Monday, November 2, 2009

Winslow Homer wants us to just smile.


Snap the Whip by Winslow Homer
1872, Oil on Canvas, 22 x 36 in.

First and foremost, who remembers this game? I remember watching people play this, mostly boys, but I was a rather petite little child and playing this game just might have killed me. I avoided dangerous games like dodge ball, so I am sure this was definitely up there on the "No way Jose" list.  This game has been around forever- this and Red Rover are favorite recess games. Just look at the date of this picture, proof that it's been around for at least 100 years. Anyways, I love this picture. Winslow Homer illustrated for Harper's Weekly doing mostly Civil War stuff, but after the war he switched to happier things- like 19th century America, hooray!


Snap the Whip is just so precious. It reminds me of reading Little House on the Prairie during Christmas vacation- just simple and happy times. The little boys have not a care in the world and are just playing a game they love. Homer loved to paint the good 'ol days before the Industrial Revolution. I fear that when I show my kids this picture in many years to come, they will say something like, "You mean these little boys didn't have video games?" I admit, at times it is even hard for me to remember a time without technology, but I do remember dial-up internet- something I am proud of!

All and all, this image is just one of those timeless pieces. From the beautiful detail of the landscape, to the sky that looks like a storm is coming, to the little house in the background, to the little boys cute clothes, and to the little details of the flowers in the grass- this is just plain cute. You can not help but look at this painting and think, "Awww" while smiling. Winslow Homer created a lot of images that evoke a simple smile and THAT is something I can definitely appreciate.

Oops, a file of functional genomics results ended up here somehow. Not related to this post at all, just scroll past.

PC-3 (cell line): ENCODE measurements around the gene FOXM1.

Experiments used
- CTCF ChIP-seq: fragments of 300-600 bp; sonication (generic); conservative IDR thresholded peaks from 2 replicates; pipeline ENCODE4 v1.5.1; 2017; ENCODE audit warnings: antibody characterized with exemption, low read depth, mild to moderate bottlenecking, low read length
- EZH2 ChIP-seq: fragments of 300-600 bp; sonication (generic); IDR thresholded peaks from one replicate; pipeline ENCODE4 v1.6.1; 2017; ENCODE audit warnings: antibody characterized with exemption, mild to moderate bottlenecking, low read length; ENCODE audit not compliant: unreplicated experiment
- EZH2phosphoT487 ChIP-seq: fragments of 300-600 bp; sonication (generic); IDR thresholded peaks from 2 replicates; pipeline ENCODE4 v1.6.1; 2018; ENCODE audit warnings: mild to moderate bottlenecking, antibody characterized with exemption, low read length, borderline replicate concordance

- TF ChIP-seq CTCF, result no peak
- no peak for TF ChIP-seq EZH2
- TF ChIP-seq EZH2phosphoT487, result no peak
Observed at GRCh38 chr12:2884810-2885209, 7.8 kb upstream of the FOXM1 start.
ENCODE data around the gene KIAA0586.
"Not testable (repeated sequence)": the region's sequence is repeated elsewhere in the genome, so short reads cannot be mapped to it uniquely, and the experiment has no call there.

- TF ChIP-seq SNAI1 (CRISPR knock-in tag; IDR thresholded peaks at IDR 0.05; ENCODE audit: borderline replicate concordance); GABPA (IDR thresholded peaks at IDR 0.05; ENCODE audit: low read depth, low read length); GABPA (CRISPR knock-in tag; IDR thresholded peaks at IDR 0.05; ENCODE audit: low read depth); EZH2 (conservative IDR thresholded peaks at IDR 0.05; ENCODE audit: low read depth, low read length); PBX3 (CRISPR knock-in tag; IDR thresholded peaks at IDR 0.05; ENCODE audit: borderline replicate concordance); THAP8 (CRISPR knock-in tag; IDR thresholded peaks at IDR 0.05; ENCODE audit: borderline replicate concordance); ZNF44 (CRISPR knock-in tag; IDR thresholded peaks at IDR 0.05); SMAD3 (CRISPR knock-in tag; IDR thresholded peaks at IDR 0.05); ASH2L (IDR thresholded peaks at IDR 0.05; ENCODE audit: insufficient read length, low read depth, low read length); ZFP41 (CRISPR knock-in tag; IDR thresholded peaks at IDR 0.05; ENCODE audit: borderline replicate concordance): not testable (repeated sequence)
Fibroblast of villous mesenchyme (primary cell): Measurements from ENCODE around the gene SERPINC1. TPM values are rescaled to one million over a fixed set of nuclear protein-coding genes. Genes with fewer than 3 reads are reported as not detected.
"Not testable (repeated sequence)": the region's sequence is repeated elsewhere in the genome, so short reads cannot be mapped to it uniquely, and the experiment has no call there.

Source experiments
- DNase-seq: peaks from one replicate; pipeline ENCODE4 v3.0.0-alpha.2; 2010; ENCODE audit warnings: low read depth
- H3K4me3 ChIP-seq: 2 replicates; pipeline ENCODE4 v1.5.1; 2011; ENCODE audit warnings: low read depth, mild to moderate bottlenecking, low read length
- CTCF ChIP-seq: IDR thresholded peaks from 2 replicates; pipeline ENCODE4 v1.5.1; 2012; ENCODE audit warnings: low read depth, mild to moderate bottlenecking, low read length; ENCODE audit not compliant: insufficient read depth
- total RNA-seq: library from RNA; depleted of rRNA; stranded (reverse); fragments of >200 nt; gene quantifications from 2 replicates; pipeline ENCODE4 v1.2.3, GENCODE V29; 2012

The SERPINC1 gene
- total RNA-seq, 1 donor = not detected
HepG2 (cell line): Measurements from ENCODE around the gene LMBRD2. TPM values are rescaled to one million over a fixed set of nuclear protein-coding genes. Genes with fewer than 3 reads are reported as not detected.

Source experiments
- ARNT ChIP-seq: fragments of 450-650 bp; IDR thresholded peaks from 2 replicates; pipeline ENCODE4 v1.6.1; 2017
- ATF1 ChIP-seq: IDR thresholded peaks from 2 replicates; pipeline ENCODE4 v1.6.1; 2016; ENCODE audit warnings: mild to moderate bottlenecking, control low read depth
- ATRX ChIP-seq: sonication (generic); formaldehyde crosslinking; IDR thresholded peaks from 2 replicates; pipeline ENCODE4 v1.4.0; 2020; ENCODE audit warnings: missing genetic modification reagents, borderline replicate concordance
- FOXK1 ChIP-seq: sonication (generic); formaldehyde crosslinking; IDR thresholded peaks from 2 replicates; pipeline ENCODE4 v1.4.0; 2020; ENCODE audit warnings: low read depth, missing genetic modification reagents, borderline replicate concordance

Winslow Homer wants us to just smile.

3 comments:

  1. Are the two kids on the right conjoined twins or are they just really happy to be playing, and perhaps giving a new meaning to, Snap The Whip?

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  2. I don't think so, you can kind of see the boy in the back's legs behind the front boys legs. Plus, I have never read any commentary stating otherwise, I think it's just hard to see in the small picture on the site. Plus you're right, it does kind of look like that!

    Thanks for the comment!

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  3. Actually, this painting is said to represent post Civil War America; North and South, one nation etc.
    The boys hang on to one another, strain to stay connected, run in perfect harmony and fall away, reflecting the acts of soldiers.

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